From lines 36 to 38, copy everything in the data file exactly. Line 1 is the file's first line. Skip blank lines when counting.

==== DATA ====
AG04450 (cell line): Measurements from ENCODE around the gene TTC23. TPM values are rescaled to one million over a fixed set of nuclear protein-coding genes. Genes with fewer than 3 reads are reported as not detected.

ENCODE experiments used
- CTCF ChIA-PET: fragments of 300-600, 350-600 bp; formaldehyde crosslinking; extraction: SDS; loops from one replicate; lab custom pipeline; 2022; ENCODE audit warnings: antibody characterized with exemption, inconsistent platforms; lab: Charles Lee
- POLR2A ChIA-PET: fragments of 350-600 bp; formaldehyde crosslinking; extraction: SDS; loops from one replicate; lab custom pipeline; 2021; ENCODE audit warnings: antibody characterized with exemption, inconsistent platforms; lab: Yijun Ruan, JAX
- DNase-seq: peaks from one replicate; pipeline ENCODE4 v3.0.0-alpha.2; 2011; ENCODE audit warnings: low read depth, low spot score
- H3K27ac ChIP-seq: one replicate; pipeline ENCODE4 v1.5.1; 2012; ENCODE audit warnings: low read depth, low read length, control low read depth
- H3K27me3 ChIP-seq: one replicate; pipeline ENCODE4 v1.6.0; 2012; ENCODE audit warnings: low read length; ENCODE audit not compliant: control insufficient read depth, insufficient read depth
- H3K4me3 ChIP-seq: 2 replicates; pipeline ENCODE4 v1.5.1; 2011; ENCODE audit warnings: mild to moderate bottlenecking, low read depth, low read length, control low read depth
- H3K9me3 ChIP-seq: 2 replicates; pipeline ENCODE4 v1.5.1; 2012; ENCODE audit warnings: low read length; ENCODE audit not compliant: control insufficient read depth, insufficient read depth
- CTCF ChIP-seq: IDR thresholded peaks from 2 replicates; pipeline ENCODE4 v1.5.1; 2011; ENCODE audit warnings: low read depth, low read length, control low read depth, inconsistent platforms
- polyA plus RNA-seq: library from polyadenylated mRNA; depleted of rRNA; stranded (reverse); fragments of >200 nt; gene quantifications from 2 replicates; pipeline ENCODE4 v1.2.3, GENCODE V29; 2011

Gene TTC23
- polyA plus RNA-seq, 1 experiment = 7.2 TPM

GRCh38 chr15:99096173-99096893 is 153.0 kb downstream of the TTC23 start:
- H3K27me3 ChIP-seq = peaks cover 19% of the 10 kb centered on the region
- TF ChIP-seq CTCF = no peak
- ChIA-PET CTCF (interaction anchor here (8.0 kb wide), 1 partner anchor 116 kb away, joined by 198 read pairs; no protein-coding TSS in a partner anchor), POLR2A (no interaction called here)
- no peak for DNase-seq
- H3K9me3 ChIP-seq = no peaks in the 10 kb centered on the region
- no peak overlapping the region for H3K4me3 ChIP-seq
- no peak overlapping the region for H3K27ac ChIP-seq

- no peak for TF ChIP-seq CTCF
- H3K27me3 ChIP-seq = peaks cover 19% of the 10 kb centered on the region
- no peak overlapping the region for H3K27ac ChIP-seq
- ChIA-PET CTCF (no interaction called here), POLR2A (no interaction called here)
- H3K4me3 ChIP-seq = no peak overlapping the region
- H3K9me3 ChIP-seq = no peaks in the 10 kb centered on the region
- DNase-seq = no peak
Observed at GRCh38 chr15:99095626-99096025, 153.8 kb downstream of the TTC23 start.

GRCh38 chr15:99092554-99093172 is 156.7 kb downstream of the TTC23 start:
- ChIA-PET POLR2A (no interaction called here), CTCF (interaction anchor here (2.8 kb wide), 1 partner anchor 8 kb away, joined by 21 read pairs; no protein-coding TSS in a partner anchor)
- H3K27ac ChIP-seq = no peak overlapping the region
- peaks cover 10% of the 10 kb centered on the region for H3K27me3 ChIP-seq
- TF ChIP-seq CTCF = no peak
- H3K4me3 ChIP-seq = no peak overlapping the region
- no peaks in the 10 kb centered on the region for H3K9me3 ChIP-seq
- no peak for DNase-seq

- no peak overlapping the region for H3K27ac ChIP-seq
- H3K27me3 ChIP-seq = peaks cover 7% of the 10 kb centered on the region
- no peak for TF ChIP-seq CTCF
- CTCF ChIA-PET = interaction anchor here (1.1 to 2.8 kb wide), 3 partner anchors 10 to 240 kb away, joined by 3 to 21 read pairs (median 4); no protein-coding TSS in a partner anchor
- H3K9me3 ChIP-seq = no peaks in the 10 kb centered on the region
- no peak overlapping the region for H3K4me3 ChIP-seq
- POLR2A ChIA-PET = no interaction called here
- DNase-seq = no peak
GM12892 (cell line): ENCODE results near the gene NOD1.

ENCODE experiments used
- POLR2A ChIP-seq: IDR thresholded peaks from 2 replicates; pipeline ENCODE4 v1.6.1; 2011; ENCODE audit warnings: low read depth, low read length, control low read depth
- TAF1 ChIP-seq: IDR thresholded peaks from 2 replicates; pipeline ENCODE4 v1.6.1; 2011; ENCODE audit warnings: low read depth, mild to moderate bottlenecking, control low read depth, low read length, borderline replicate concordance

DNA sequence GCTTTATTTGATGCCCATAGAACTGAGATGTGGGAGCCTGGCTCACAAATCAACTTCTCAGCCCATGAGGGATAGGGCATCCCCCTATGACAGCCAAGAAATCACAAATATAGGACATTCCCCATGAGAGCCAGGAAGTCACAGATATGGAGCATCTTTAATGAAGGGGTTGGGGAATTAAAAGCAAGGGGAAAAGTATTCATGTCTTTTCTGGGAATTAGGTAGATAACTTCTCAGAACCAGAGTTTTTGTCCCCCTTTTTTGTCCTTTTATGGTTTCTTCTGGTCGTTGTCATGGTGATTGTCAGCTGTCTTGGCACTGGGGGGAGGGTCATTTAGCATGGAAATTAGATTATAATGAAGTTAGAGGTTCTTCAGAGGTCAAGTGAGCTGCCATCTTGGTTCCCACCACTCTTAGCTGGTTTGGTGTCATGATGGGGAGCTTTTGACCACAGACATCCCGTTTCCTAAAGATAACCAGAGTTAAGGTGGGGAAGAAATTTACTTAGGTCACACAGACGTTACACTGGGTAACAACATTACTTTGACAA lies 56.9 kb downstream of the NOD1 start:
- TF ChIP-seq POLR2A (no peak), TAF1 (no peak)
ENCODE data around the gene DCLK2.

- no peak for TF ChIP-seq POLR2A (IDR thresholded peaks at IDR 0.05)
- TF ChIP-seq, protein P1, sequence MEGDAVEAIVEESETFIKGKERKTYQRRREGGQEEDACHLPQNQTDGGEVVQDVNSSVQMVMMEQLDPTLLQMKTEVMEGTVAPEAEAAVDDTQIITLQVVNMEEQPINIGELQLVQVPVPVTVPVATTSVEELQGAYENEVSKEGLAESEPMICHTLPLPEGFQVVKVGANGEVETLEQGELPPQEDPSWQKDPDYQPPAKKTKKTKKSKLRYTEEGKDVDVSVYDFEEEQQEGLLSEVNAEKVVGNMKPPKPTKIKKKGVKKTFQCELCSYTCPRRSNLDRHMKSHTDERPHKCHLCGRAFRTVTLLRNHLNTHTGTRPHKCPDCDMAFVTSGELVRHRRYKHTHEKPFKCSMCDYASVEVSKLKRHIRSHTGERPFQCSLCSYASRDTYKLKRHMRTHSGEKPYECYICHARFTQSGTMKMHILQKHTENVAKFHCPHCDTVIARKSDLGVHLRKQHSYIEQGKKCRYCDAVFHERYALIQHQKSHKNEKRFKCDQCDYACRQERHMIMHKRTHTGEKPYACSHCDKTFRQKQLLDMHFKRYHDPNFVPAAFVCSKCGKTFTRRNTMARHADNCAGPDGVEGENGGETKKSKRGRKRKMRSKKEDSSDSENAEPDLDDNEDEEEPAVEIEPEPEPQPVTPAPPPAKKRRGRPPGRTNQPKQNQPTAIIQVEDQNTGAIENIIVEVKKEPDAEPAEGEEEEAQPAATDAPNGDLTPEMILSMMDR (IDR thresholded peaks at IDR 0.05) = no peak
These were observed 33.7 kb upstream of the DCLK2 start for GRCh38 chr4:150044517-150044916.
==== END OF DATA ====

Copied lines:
- no peaks in the 10 kb centered on the region for H3K9me3 ChIP-seq
- no peak for DNase-seq

- no peak overlapping the region for H3K27ac ChIP-seq